“A people without knowledge of their past history, origin and culture is like a tree without roots.” Marcus Garvey
Since 1976, every U.S. President has officially designated the month of February as Black History Month. This is a time dedicated to reflecting and publicly thanking those African-Americans who have gone before us – showing strength and perseverance for what is right. We are grateful for our ancestors’ optimistic attitudes, which were difficult to maintain during extremely challenging times in our history. Optimism and believing that things were going to be better have enabled us to move forward toward change. Our ability to believe in ourselves to overcome adversity has been a strength and testament of our will. Black History is not just about learning about the challenges we as a people have been through. It is about our ability to have integrity, leadership, and determination in the face of our struggles. Crisis does not necessarily make character, but it certainly helps to reveal it. Adversity creates strength in character and determination. A lesson to learn and celebrate as we chart our continued progress. Black History month provides us with a moment to celebrate and rejoice in the tremendous changes we have experienced. At the same time, it is imperative that we recommit and learn from our past as to what has worked successfully so we can clearly identify what we still need to do. We want to take our rich history and reach beyond to inspire the next generations to continue to create and sustain positive change. This applies to working in human services- such as providing foster care, adoption, and other family and children support services. As the President and CEO of a non-profit that serves over 10,000 diverse children and families, I am wholeheartedly determined to effect positive change. We must demand equity for all – regardless of race, ethnicity, different abilities, sexual orientation, or family composition. We all have the same inalienable rights and working together we can continue to achieve momentous success. We at One Hope United are taking the opportunity to start the dialog about diversity and inclusion, at the upcoming Hope Academy sessions for our staff members. As I look at areas that affect the populations who we serve at One Hope United, there has been some progress made for Black children in foster care. From 2007 to 2017, according to the Child Welfare Foster Care Statistics report published in 2017:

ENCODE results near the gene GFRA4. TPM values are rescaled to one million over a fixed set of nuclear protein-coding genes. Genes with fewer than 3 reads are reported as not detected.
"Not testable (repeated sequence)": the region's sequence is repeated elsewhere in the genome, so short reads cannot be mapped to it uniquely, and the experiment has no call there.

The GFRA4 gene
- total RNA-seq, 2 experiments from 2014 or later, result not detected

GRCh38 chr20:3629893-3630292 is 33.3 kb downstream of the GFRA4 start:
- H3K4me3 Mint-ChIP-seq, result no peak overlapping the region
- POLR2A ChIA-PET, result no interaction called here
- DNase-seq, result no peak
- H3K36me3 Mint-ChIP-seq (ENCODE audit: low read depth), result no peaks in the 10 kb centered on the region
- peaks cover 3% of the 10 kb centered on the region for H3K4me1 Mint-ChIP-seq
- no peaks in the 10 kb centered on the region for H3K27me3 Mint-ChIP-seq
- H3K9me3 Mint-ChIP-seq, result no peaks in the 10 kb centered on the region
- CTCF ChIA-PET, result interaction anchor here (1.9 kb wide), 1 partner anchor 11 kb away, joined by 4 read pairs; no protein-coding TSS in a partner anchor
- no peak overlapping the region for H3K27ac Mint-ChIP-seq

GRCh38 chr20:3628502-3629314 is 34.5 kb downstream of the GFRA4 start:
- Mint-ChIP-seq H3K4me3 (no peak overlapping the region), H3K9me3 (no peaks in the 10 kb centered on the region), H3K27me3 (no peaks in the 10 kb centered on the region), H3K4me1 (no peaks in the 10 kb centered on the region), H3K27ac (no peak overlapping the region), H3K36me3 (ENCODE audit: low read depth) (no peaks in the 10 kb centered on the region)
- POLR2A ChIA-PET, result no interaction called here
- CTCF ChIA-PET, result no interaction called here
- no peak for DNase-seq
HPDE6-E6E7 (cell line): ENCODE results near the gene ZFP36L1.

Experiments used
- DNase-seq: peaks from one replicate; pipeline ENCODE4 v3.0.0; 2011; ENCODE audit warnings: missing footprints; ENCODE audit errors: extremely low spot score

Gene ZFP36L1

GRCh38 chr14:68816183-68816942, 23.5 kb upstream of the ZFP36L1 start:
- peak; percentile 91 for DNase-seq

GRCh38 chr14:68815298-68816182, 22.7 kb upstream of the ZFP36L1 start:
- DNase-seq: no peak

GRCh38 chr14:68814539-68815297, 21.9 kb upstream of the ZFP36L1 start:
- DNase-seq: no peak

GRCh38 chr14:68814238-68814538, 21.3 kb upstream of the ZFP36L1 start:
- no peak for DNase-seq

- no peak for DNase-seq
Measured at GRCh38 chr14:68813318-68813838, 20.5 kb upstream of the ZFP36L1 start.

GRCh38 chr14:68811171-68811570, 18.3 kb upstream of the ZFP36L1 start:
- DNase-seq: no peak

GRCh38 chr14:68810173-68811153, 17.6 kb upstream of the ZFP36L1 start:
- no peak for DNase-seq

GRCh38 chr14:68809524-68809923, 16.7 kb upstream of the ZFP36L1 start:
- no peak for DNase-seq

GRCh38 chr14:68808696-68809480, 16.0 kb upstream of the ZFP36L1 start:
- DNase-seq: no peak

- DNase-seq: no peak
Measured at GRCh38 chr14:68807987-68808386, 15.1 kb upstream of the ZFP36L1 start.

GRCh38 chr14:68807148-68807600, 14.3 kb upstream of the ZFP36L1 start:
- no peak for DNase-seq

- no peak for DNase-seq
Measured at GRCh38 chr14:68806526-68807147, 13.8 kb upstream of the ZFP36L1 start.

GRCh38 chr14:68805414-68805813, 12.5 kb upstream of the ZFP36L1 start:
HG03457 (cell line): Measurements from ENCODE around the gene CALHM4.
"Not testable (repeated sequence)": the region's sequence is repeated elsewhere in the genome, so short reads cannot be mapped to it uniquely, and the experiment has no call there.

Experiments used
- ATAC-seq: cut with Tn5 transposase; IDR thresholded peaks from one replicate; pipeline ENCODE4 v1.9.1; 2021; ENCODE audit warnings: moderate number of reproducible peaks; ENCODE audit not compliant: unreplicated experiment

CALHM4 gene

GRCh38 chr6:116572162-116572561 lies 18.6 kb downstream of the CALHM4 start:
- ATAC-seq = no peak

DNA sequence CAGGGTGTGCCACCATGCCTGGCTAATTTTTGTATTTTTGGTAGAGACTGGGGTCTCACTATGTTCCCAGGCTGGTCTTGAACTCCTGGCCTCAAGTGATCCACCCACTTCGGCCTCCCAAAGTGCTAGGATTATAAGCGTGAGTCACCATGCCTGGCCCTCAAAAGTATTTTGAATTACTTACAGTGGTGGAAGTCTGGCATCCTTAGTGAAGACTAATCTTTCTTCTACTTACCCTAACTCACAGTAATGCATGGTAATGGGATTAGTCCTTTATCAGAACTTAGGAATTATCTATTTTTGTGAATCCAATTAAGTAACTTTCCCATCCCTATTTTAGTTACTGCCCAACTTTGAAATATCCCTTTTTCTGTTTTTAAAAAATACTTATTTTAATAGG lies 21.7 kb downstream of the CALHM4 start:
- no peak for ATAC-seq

The number of Black children in foster care dropped from 31% to 23%
The number of Black children entering foster care dropped from 26% to 21%
However, the rate of Black children exiting foster care during the same 10-year period, dropped from 27% to 21%
In the education sector, according to a report from the Postsecondary National Policy Institute:
For Blacks, aged 25 to 29, only 23% held a bachelor’s degree in 2018, a growth of only 5% from 2000. In comparison, white students aged 25 to 29, during that same period, the number of who attained a bachelor’s degree, rose from 34% to 44%.
Along with foster care, and education, poverty is another area of concern. The poverty rate among Blacks is the highest of any racial or ethnic group; in 2018, the rate of poverty was 20.8%, according to census data. By comparison, the overall U.S. poverty rate in 2018 was 11.8%. Representation in executive leadership is another area where we are under-represented. In a report from Race to Lead, published in 2017, less than 20% of nonprofits are led by people of color. And, only 3.2% of senior leadership roles at large companies in the U.S. are filled by Black people. As African Americans we have come together to improve our communities and cities. There is still much to do. In our uncertain world, I take the challenge personally and professionally to accelerate change through respect and collaboration. I believe that success can be achieved with consensus leadership. Through partnerships, associations, collaborations, and teamwork- we increase our value together to unify and succeed. Black History month still matters. Celebrating and studying Black History is part of American History. It is critical to our understanding our progress as a nation, recommitting ourselves and our leadership to celebrating and effecting positive change to making the world a better place for all. It is time to realize that the recognition of our history shouldn’t be limited to one month but celebrated year-round.